Some lawmakers are encouraging the Air Force to sole source the UH-1N replacement nuclear mission helicopters. Thirteen House lawmakers wrote leadership in the House Armed Services Committee (HASC) and House Appropriations defense subcommittee (HAC-D) in late February, urging them to include language in their upcoming fiscal year 2017 bills directing the Air Force to purchase UH-60M Black Hawk helicopters from the Army’s current block buy grant. The UH-60M is a two-engine aircraft with max cruise speed of 151 knots and 276 nautical miles max range with no reserve.


Sources who spoke with sister publication Defense Daily were split on whether DoD’s habit of awarding rotorcraft contracts without competition was bad for the military. A lobbyist who represents competing aircraft manufacturers argued that sole sourcing these contracts not only inflates the true price tag DoD pays for aircraft, but also reduces their maximum potential capability. Companies, he argued, invest tens of millions of dollars to ramp up capabilities and prepare for an Air Force UH-1N competition, only to be rewarded with service leaders saying publicly they were thinking of awarding the contract without competition.

Thompson, the defense analyst, argued that competitions can waste money and that sole sourcing the UH-1N contract to Sikorsky would save the Air Force money in the long run. Thompson, whose think tank Lockheed Martin contributes to, said the Air Force can tell Sikorsky that, without a good price, it can’t award the UH-1N contract at all. Secondly, Thompson said, since the Black Hawk is already in the joint force, sustainment costs would be lower than if the Air Force introduced another aircraft variant into the field.

Retired Air Force Lt. Gen. James Kowalski, former head of Air Force Global Strike Command (AFGSC) and deputy commander of U.S. Strategic Command (USSSTRATCOM), told sister publication Defense Daily on April 7 he believed the Economy Act D&T was the smartest way for the Air Force to procure UH-1N replacements. He said the Air Force has faced funding challenges in replacing the aircraft throughout the years and there aren’t many companies building the properly sized helicopter to do the mission the way it is currently defined.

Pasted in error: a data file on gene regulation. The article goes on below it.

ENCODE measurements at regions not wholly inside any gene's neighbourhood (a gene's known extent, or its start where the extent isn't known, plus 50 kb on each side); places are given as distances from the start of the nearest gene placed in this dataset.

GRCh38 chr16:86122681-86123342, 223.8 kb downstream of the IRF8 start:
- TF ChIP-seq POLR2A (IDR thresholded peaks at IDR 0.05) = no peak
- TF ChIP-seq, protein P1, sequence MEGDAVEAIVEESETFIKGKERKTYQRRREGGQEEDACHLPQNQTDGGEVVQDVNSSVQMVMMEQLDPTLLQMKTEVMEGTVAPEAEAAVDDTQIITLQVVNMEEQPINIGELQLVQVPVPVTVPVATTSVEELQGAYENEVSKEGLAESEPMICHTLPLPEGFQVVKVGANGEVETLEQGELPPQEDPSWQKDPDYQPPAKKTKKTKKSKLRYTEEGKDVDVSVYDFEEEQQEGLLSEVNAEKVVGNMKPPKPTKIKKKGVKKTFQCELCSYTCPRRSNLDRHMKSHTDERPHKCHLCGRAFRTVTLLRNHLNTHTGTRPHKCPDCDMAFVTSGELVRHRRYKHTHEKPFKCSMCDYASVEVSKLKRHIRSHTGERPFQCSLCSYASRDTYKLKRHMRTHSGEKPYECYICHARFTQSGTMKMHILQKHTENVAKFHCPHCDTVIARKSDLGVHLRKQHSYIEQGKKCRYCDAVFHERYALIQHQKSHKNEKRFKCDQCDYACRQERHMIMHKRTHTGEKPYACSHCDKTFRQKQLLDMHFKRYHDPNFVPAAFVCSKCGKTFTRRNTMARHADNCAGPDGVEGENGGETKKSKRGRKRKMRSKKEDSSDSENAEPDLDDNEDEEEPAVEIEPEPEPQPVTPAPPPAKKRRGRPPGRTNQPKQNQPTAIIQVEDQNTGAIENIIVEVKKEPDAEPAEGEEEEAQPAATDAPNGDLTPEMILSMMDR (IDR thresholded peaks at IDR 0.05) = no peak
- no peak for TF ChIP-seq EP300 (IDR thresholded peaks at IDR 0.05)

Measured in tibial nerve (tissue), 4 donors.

Kowalski said a replacement helicopter remains an urgent need since a number of DoD-directed requirements changed, without funding, in a response to 9/11. He said the number of airmen required to fit in the aircraft became larger than the UH-1N could accommodate. Kowalski also said the current Hueys don’t have the range to cover distances required at some of the furthest ICBM site locations, which are scattered across vast distances in Montana, Wyoming and North Dakota. He also said they don’t have the speed to meet mission requirements.

Steven Schooner, professor of government procurement law at the George Washington University Law School and a retired Army Reserve officer, said there is “no question” that if the Air Force piggybacks on an existing contract for an aircraft they want, and they know that aircraft will fulfill a specific requirement, it reduces their transaction costs. But Schooner said on a macro level, the entire procurement system is based on competition.

“If they’ve lost one or two of them in the last year and they want to replace one or two, there seems to be a fair amount of logic in picking them up off of someone’s vehicle,” Schooner said. “If you tell me you are replacing all of them, even if you are buying, whether a half dozen or 40, I think the argument is going to be very difficult that the best thing to do is piggyback on (another contract).”

Air Force Deputy Chief of Staff for Strategic Plans and Requirements Lt. Gen. Mike Holmes said April 7 the service had not decided on an acquisition strategy and was working with Congress on the proper way forward. Air Force spokesman Maj. Robert Leese said April 8 that the service is currently focused on the “urgent” operational needs of the ICBM mission set and that a separate acquisition strategy for the other UH-1N missions, like VIP and continuity of government missions, will be developed at a later date.

More details should emerge on the future of the UH-1N procurement when the House and Senate mark up their versions of the fiscal year 2017 defense authorization bills. The HASC subcommittees mark up their bills in open sessions the week of April 18 while the full committee holds its markup on April 27. Most SASC subcommittees will mark up their bills in closed sessions on May 9-10 while the full committee holds its markup starting May 11, also in a closed session.